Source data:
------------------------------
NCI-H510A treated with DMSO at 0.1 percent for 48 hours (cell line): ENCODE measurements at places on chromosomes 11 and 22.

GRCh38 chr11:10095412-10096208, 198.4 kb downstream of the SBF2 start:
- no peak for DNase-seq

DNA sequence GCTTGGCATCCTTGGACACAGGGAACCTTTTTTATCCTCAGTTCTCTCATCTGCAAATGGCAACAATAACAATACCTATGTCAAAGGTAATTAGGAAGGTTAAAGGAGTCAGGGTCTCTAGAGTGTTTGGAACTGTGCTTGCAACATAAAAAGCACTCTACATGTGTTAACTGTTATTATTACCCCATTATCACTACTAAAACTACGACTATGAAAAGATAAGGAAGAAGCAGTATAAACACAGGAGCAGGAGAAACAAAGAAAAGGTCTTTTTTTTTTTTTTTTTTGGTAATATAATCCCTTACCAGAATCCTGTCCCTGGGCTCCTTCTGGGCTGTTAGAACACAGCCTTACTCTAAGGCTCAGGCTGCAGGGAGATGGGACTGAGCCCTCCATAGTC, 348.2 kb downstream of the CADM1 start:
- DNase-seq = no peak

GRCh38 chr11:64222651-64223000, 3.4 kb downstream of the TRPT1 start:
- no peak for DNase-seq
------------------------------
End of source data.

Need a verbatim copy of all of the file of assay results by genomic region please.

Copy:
NCI-H510A treated with DMSO at 0.1 percent for 48 hours (cell line): ENCODE measurements at places on chromosomes 11 and 22.

GRCh38 chr11:10095412-10096208, 198.4 kb downstream of the SBF2 start:
- no peak for DNase-seq

DNA sequence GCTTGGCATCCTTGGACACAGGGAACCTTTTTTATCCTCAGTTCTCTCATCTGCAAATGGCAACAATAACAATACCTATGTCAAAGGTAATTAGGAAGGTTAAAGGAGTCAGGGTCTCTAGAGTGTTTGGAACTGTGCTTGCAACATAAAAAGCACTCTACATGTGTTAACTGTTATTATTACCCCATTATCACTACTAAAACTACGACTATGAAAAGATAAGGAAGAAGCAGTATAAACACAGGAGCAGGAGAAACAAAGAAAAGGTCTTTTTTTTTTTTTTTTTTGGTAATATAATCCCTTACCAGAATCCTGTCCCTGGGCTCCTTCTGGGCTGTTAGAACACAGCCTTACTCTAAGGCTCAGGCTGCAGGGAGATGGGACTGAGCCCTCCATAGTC, 348.2 kb downstream of the CADM1 start:
- DNase-seq = no peak

GRCh38 chr11:64222651-64223000, 3.4 kb downstream of the TRPT1 start:
- no peak for DNase-seq